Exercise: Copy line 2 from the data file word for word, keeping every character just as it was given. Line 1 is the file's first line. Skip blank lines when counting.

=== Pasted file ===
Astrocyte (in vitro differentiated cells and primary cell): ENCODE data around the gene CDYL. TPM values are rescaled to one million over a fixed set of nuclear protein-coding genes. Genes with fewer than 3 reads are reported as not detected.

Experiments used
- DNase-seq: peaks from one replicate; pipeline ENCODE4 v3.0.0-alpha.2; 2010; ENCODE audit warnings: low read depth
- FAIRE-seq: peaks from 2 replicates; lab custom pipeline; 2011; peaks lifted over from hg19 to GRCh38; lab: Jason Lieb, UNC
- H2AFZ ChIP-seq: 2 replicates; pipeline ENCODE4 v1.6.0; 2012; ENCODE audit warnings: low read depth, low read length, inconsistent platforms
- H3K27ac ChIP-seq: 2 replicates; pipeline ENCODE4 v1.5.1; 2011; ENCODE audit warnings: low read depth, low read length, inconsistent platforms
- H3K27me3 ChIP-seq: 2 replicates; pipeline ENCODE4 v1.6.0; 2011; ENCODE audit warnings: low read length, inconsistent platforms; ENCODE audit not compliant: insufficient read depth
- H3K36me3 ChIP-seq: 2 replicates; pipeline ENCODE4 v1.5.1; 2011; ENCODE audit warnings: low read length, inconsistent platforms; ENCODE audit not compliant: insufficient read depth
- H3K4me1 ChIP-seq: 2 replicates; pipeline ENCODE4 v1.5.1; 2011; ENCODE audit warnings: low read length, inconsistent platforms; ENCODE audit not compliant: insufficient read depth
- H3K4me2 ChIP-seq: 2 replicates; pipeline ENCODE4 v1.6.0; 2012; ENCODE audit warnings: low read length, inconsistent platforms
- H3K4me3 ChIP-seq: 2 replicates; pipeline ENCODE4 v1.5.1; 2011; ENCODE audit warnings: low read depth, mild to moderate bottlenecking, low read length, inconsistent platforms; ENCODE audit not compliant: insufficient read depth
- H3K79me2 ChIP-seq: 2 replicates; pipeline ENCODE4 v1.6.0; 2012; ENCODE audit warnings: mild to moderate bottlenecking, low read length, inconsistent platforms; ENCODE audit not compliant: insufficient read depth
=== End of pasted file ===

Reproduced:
Experiments used